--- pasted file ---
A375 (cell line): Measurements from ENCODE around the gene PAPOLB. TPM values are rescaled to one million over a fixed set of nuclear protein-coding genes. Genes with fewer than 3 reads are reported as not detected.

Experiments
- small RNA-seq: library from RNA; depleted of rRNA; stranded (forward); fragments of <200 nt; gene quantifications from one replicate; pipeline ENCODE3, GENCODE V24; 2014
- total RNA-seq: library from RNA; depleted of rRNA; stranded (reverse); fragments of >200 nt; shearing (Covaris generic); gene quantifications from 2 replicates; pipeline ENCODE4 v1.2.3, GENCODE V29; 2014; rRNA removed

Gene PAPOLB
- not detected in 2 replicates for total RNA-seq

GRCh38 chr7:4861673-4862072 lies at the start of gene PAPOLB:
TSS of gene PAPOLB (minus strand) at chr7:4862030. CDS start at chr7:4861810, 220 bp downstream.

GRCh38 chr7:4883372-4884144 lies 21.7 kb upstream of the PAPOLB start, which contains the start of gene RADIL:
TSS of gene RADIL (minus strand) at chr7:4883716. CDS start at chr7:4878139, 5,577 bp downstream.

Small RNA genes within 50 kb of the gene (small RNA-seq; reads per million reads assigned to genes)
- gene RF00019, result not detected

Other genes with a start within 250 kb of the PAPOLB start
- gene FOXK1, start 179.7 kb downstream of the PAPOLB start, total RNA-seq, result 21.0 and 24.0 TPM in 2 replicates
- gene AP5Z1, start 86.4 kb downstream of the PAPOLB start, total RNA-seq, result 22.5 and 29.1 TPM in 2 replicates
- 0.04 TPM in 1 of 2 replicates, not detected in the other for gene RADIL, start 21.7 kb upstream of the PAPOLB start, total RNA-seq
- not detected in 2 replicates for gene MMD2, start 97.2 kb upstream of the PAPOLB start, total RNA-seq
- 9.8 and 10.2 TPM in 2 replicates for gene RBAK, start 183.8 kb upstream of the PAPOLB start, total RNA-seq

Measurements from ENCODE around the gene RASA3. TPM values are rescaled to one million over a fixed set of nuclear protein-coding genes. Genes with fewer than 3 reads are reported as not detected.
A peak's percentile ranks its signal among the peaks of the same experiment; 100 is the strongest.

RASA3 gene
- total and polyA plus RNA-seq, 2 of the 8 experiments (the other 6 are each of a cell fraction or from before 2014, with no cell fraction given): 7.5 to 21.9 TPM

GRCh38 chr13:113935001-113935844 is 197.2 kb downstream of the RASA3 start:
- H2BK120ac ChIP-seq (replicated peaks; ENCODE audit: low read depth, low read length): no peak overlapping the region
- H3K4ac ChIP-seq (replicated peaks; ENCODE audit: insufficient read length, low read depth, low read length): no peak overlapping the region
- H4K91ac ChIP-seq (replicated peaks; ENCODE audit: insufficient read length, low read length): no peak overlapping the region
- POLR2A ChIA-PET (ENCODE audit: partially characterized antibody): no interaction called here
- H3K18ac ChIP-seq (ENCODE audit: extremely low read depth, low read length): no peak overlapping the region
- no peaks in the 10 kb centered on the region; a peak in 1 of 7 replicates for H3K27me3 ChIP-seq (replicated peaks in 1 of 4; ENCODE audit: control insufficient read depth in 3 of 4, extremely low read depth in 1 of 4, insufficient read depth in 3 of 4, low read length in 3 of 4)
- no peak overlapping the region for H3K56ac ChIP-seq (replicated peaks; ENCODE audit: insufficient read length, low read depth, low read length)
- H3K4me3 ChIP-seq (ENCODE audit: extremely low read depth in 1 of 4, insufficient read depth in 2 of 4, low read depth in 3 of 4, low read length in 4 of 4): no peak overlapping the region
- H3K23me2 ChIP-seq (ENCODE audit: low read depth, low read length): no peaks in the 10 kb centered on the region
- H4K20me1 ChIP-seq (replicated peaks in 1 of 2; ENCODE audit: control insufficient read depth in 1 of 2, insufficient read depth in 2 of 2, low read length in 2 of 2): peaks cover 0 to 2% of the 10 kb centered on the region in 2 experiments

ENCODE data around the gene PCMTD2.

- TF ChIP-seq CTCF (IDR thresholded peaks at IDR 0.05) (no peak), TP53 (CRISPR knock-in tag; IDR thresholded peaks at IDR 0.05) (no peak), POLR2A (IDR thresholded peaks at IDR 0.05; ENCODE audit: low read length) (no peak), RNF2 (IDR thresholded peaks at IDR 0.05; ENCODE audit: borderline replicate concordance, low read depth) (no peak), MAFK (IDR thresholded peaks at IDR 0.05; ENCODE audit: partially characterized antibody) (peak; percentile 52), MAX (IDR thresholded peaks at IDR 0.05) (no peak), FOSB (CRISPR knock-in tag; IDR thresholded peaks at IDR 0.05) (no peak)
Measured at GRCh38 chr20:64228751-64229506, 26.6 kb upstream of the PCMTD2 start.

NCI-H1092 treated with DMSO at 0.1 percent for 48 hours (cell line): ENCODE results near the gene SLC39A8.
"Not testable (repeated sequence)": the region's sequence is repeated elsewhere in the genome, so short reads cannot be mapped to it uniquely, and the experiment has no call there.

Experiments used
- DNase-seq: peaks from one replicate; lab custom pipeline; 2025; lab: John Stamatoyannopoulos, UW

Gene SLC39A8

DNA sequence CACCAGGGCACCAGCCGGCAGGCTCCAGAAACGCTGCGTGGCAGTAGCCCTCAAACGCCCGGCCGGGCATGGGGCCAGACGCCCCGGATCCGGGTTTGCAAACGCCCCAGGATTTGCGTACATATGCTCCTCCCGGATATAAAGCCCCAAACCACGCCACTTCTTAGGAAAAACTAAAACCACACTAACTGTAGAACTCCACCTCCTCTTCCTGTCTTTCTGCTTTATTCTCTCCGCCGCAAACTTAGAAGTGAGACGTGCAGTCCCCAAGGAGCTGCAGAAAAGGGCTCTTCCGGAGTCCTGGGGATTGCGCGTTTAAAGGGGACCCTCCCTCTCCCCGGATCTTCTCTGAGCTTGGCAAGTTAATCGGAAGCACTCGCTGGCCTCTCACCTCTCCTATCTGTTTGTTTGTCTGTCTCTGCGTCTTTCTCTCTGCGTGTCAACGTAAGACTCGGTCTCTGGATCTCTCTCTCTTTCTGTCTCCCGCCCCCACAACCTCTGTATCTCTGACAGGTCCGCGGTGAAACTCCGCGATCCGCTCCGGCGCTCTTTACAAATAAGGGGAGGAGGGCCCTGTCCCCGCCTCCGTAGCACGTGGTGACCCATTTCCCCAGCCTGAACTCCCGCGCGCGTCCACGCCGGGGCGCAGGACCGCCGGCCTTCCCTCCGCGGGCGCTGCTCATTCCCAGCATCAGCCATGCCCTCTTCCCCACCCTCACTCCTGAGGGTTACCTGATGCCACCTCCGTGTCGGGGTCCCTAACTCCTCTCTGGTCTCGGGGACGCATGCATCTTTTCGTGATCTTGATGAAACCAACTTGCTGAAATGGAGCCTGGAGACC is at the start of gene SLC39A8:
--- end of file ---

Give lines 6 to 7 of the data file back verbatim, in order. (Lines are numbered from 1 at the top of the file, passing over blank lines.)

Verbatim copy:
- not detected in 2 replicates for total RNA-seq

GRCh38 chr7:4861673-4862072 lies at the start of gene PAPOLB: